The Penis Subcommittee

How to even out the field

On August 1, 2012, a law went into effect that mandated private insurance companies cover birth control and preventative care for women. Controversy ensues as the populous fervently debates the topic of covering medical care for millions of women.

I’m for the mandate. My birth control costs $60 a month. I can’t use the cheap stuff, or the generic stuff. My girl parts aren’t all in working order, and the specific pill I’ve been using for the past four years keeps them ship-shape and on schedule. We won’t go into the years of copious pain, heavy bleeding (imagine the scene from The Shining when the elevator doors open) cysts, irregularity or other “nasty, gross things” because of one part of this audience who doesn’t want to hear it: the men. Not all men, but from the conversations I’ve read the men in general have no idea what they’re talking about.

The chief complaint is that “it’s a handout” and suddenly the government is “just giving it to whores.” I also keep reading that “it’s stomping on religious freedom.” Well, maybe we should stop giving men the handouts they get too? That’ll even it out. No more Viagra. No more prostate exams or physicals. No more vasectomies. Family planning is anti-religious, but shoving a finger up a man’s rectum to screen for cancer is completely acceptable.

Maybe the solution to this is writing to the congresswomen forming The Penis Subcommittee. I If men can defund Planned Parenthood, women should defund all preventative and reproductive care for men as well. Maybe we should also mandate that men cannot ejaculate more than once in a 20 week period because it would hurt their sperm count. Then we can send the Penis Police to each and every doctor’s visit to inform them of options other than beating their meat, and that, have they thought of not doing it at all? After that, we can mandate that the doctor has to shove a steel rod up their urethra so they can see an ultra sound image of their testes and know what damage they’re causing by wasting sperm through masturbation or sex that doesn’t cause pregnancy.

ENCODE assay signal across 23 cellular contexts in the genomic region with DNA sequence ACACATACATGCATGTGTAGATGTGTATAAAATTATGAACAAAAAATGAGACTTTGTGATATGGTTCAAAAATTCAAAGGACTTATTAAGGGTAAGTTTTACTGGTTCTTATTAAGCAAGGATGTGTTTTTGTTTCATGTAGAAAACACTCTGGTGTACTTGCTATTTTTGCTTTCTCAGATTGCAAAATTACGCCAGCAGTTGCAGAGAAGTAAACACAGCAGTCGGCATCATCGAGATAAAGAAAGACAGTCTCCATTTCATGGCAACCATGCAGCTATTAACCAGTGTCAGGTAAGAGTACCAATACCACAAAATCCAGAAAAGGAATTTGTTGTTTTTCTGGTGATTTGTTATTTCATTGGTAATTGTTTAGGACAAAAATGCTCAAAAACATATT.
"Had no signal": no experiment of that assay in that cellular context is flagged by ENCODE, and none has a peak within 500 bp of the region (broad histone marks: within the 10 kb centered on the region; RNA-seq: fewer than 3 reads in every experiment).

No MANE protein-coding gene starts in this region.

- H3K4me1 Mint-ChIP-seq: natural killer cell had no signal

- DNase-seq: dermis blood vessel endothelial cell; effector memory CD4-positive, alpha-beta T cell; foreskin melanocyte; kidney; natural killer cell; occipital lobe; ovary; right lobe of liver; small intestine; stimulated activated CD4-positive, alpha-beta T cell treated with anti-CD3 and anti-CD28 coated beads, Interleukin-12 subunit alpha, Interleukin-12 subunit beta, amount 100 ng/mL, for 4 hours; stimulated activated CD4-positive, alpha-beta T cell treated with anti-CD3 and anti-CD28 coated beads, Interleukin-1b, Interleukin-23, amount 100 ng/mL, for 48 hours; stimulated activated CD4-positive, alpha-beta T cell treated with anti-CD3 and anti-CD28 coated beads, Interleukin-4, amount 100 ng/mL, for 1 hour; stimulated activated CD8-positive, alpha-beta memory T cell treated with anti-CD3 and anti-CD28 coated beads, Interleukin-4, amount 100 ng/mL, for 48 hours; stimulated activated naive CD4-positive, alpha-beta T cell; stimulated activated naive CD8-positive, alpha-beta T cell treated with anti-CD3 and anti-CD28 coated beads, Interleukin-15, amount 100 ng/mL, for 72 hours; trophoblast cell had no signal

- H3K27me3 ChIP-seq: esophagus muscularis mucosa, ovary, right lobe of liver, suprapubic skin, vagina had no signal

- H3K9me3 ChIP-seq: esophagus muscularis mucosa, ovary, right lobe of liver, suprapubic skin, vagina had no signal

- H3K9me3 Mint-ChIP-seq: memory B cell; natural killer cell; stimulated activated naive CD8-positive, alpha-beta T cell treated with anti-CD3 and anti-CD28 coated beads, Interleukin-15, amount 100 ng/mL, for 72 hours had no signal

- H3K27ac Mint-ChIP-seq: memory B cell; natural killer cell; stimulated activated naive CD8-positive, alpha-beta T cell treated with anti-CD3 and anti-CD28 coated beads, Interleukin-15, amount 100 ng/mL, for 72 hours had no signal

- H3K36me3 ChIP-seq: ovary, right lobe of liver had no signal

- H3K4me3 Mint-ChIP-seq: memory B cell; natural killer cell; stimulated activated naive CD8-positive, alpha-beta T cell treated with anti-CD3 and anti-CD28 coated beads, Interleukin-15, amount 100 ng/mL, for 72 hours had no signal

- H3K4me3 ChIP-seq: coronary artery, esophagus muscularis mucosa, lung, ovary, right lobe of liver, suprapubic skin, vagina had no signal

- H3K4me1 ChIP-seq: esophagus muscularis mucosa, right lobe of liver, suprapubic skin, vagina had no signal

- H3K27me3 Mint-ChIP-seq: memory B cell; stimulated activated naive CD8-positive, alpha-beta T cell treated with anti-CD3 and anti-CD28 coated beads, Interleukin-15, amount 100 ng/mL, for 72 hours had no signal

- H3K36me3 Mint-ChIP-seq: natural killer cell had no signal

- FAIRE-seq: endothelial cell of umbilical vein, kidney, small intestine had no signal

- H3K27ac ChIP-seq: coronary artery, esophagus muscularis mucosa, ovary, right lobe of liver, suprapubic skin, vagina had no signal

I have a personal feeling that the reason this debate exists at all is fear. The people against this want women to get knocked up so they’ll shut up. Women won their independence and freedoms through years of chauvinist and sexist ideals. We’re still fighting. We have the higher grades, the bigger presence in the workforce, and yet the Lily Ledbetter law was only passed just last year. I’m not a feminist; I’m an equal-ist. I believe I can do anything a man can do, and sometimes better. I believe I have the right to have the same access to healthcare that he does. I think the people that are fighting against these mandates, against birth control and women’s rights are afraid they’ll be the ones sent to the kitchen to make me a sammich.

If the women of today don’t stand up for what our Mothers and Grandmothers fought for we will lose it all. Write to congress, and call them too. Vote. Make a difference, not a detriment. I have a vagina. There are many like it, but this one is mine. My vagina is my best friend, it creates life. I must respect it, as I respect life. Without me, my vagina is powerless, without my rights, I am powerless. I must swear before my faith and my sex that I will do everything in my power to defend my vagina and defend my rights.


I agree that birth control is great and that women should have access to it. And I think that the Catholic insurance plans should at least cover birth control pills when they are needed for medical reasons. But there are some fallacies in this article that I feel I must point out.

First, I find it strange that you’re blaming “the men” for this. Scientific polls have found opposition to the mandate among men and women to be virtually identical.

“The chief com­plaint is that ‘it’s a hand­out’ and sud­denly the gov­ern­ment is ‘just giv­ing it to whores.'”
This is not the chief complaint. Googling the terms reveals that almost none of the mandate’s opposers call it a hand-out. In fact, most instances of the term “hand-out” occur in pro-mandate articles like this one, mischaracterizing the opposition. Clowns like Rush Limbaugh sometimes venture in to “whore” territory to illicit controversy, but no serious person is claiming anything like this.